CPNRD agrees to smaller budget to reduce property taxes
The Central Platte Natural Resources District’s board of directors agreed to cut $5 million from its budget to reduce the amount homeowners will pay in property taxes.
CPNRD signed a resolution to set the 2018/2019 fiscal budget levy at 0.02576 at their August board meeting on Thursday.
The 2019 fiscal budget was approved at $17.5 million in July, down from $22.5 million in FY2018. The property tax request of $4.5 million, down $1.1 million, is based on valuations received from the 11 counties that the District serves. The overall valuation increase for Central Platte NRD was just under one percent.
A homeowner with a home valued at $100,000 will pay $25.76 this year for conservation benefits provided by the CPNRD including flood control, nitrate management, soil health, cost-share to producers, recreation, education, and other natural resources benefits.
Other items on the board's agenda included the following:
- Crane Deck Resolution The board approved a resolution to apply for grant funding from the Nebraska Game & Parks Commission for the Central Platte Gibbon Crane Viewing Trails Rehabilitation Project. If the application is approved, CPNRD will provide 20% of project costs up to $50,000.00 cash matching contribution. The goal of the project is to provide the best, safest viewing experience of central Nebraska’s unique and valuable Platte River wildlife.
- Voting Delegates Deb VanMatre was elected voting delegate and Jay Richeson elected alternate for the Nebraska Association of Resources District’s annual conference in September.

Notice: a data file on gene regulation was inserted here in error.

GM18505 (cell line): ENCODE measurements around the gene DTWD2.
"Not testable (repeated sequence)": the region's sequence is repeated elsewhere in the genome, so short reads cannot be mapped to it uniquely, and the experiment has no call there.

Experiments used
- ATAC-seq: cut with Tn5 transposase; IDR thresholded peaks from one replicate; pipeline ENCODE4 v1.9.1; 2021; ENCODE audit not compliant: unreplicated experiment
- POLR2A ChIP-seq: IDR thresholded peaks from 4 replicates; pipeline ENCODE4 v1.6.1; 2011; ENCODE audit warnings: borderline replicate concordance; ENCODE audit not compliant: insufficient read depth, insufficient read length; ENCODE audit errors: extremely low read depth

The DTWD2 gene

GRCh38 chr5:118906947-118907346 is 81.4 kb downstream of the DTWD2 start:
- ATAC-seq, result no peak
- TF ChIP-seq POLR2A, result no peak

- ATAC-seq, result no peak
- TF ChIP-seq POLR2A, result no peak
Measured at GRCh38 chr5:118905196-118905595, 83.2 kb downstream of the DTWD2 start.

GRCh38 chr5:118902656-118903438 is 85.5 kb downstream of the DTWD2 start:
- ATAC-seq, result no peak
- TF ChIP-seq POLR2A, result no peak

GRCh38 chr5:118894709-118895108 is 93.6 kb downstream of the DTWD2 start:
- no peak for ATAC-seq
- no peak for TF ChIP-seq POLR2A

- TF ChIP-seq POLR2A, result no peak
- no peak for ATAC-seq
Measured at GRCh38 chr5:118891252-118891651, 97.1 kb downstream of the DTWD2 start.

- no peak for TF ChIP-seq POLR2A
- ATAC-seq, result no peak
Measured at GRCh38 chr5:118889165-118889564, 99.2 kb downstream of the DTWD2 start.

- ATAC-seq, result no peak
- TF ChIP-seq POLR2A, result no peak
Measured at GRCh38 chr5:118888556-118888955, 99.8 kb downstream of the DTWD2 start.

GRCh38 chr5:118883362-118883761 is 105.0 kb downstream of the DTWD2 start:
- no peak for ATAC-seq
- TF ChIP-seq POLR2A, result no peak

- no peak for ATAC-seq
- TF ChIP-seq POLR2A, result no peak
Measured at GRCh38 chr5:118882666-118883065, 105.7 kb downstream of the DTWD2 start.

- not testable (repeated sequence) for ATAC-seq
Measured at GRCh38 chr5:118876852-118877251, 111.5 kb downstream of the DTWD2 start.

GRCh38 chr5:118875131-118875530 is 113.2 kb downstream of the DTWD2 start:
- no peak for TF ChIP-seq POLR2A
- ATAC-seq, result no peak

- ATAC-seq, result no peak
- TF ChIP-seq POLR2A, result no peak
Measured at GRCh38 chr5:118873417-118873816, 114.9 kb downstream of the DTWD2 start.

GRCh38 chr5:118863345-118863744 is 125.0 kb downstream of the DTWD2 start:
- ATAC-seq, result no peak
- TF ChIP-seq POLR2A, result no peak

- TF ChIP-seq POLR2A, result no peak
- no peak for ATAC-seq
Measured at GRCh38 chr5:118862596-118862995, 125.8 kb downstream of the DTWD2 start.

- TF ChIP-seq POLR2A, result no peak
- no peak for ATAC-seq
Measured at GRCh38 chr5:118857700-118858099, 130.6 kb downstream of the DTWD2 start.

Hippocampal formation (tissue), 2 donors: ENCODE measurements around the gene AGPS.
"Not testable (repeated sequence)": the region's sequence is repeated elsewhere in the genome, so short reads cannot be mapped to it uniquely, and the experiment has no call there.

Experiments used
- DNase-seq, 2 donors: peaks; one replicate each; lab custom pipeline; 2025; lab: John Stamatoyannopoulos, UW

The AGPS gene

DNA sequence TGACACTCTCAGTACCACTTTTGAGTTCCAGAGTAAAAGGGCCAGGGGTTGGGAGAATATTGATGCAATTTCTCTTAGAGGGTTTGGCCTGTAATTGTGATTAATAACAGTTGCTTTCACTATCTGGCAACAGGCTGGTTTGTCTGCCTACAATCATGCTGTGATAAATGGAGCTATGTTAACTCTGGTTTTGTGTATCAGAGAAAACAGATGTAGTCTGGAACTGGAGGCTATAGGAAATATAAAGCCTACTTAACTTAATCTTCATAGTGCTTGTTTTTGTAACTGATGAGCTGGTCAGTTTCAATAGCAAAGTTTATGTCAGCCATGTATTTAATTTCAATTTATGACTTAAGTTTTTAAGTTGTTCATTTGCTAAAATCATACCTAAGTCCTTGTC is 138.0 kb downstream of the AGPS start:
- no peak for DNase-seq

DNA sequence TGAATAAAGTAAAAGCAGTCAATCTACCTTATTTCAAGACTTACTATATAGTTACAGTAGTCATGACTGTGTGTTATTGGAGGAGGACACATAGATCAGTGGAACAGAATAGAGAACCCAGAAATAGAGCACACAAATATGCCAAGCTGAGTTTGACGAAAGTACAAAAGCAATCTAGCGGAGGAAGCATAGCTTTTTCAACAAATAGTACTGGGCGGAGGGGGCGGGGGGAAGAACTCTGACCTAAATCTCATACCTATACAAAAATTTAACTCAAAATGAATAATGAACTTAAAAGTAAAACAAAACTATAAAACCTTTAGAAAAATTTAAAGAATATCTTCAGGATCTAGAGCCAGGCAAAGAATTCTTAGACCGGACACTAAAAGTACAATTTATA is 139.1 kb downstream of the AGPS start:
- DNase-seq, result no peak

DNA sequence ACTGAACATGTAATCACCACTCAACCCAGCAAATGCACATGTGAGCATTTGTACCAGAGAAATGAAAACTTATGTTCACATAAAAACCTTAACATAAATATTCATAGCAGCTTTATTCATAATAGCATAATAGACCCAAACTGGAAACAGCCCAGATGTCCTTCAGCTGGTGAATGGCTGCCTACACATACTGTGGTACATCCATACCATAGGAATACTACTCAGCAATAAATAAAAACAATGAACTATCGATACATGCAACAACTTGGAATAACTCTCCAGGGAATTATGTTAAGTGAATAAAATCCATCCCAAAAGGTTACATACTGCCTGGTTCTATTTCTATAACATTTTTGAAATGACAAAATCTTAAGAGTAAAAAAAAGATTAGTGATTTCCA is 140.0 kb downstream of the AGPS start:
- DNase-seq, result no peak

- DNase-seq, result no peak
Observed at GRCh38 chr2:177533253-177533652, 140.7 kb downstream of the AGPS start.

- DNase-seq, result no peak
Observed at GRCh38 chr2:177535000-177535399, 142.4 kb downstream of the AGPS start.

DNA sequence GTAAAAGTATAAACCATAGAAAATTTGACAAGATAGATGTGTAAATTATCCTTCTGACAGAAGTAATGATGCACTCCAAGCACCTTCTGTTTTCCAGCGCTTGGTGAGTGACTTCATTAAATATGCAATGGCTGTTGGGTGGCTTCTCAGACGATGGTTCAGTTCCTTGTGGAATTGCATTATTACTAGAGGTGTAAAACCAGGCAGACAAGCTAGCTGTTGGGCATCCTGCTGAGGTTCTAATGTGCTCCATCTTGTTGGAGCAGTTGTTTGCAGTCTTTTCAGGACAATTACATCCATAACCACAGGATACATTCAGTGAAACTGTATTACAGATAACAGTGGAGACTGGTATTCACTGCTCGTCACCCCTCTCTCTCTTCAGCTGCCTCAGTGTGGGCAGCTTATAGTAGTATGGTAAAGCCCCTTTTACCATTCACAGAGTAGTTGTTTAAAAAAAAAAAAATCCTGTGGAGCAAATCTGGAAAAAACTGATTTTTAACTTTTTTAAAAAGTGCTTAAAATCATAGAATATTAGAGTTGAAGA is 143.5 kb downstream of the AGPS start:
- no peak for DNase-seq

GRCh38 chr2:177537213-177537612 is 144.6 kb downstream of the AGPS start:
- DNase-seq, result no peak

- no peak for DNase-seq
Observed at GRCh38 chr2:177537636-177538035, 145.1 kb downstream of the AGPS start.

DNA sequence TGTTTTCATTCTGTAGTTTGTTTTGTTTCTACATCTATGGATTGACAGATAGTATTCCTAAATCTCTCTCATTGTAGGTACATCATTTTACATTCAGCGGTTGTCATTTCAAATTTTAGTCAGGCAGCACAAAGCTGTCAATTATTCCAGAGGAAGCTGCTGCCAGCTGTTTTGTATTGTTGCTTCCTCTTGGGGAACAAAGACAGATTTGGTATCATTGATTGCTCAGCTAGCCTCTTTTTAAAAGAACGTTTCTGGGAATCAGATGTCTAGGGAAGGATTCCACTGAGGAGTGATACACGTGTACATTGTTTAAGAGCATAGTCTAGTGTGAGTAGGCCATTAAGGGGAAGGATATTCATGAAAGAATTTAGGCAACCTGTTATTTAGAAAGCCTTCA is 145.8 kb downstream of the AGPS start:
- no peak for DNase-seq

- Integrated Management Plans Lyndon Vogt, general manager, reported on the Basinwide and individual Integrated Management Plans (IMP); which were implemented to ensure that the state is in compliance with the Nebraska New Depletions Plan (NNDP) included within the Platte River Recovery Implementation Plan (PRRIP). Vogt reported the final Basinwide Integrated Management Plan (IMP) stakeholders meeting will be held on September 19th. Along with future goals, the major update to the Plan is addressing drought management. The first ten-year increment will end in May 2019. Vogt also reported on the first stakeholder meeting held to review and update the Central Platte NRD’s individual IMP. Current stakeholders represent both surface water and groundwater interests such as irrigators, city utilities, power districts, economic development, and banking representatives. The stakeholder group will work towards a draft plan with a proposed completion date of May 2019. The goal of the individual Plan is to set objectives to incrementally reduce the difference between current, fully, and over appropriated levels of development within the District. CPNRD has complied with the law by putting a stay on new development of irrigated acres without offsets and by initiating several projects that increase groundwater recharge and enhance streamflow. Vogt said although current goals are being met, new offset requirements will be required in the new Plan and drought mitigation will be included. Upcoming meetings will be held in Kearney, Nebraska, and are scheduled for September 18, November 13, and January 15, 2019. Anyone interested in participating in this series of meetings may contact Lyndon Vogt, CPNRD general manager, at (308) 385-6282 or email email@example.com.